It's wonderful to be surrounded by wonderful colleagues who like to geek out with me. I've known Dr. Nicole Pickering, Director of the CBT Treatment Center, in the Los Angeles area for many years and she's always generous with her time and talent. I've been hearing lots of chatter in my sphere about whether Cognitive Behavioral Therapy (CBT) is an effective treatment modality for individuals with neurodiversities, so I asked Nicole if she'd come on my YouTube channel to chat about it. Lucky me. She did.
Let's start with what CBT is. CBT is an evidence-based approach that has been scientifically proven to relieve anxiety-based (and other) disorders. Anxiety-based disorders include Generalized Anxiety Disorder (GAD), Obsessive-Compulsive Disorder (OCD), Panic Disorder, Post-Traumatic Stress Disorder (PTSD), phobias, tic disorder, and body-focused repetitive disorders (Trichotillomania, skin picking).
CBT focuses on...
What is trauma? In my line of work, I've run across this repeatedly and see the paralysis it delivers to my clients. It seriously breaks my heart. So, with the desire to improve my own skills, I reached out to one of our local experts and a wonderful colleague of mine to talk about trauma.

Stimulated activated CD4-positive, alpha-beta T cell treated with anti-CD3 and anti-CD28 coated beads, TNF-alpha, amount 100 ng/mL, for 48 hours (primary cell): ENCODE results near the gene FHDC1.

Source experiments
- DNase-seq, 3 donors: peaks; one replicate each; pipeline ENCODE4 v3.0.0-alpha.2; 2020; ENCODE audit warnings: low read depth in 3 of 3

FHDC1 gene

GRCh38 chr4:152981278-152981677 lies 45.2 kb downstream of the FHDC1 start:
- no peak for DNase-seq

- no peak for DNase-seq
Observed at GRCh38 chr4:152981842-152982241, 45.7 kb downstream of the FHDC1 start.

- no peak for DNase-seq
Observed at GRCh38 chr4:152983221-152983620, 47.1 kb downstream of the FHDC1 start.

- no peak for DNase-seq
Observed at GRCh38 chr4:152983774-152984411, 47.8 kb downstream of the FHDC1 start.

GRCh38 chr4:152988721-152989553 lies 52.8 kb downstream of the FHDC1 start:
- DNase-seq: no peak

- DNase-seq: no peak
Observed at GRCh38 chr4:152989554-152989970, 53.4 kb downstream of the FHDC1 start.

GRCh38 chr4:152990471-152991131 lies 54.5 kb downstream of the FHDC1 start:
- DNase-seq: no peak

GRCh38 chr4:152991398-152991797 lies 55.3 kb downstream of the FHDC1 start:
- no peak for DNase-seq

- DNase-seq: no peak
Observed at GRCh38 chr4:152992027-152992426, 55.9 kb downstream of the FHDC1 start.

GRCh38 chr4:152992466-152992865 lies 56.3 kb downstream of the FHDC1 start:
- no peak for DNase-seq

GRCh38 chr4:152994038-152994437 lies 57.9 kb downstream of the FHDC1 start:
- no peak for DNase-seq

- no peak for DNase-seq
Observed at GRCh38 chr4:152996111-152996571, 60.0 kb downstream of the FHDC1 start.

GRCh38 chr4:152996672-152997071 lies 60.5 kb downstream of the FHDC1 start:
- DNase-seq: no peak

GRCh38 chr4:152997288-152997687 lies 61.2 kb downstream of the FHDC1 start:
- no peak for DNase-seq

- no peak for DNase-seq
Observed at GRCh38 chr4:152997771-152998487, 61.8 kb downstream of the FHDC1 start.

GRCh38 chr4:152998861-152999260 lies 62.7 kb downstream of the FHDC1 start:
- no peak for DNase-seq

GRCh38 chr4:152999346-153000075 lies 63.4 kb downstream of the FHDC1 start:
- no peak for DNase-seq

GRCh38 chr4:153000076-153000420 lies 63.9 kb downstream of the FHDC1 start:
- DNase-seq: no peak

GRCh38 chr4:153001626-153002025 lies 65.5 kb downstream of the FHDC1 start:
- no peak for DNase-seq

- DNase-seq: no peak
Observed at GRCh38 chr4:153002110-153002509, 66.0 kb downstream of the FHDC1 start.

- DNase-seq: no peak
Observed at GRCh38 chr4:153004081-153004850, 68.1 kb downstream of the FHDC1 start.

Arolyn Burns is a Licensed Therapist and the Director of The "A" Treatment Center. She specializes in the treatment of trauma, anxiety, fears, and phobias. Arolyn's bag of therapeutic tricks reminds me of Mary Poppins' carpetbag, unbounded, and without limits. From hypnotherapy to EMDR to using rocks for grounding, Arolyn is a creative and masterful therapist, individualizing treatment to help her clients face their fears.
Arolyn uses the term "whiteout" to describe what fear feels like when traumatized. When triggered by fear at this level, it's like snowfall is blocking a person's entire vision, the person can't think, and then shuts down. Trauma is an event that...
I hit the lottery when Dr. Karen Wilson, a Pediatric Clinical Neuropsychologist from West LA Neuropsychology, agreed to spend time with me for this episode. I think I have a thing for Neuropsychologists. Even though I've interviewed another Neuropsychologist on my channel, I'm always drawn to the way Neuropsychologists think, analyze, and evaluate. They expand my thinking and mesmerize me with their skills. They're like the special ops of psychologists (oh wow, I just made psychologists sound so cool...nice move, me!).
In this episode, Karen helps me split hairs. We talk about how Neuropsychologists are different than Clinical Psychologists and School Psychologists. It comes down to 1) having a doctoral degree and clinical training as a psychologist and then 2) going the extra distance with 2-3 years of laser-focused training in neuropsychology, which (over)simply put, is how the brain develops at different times and what can happen functionally when development is...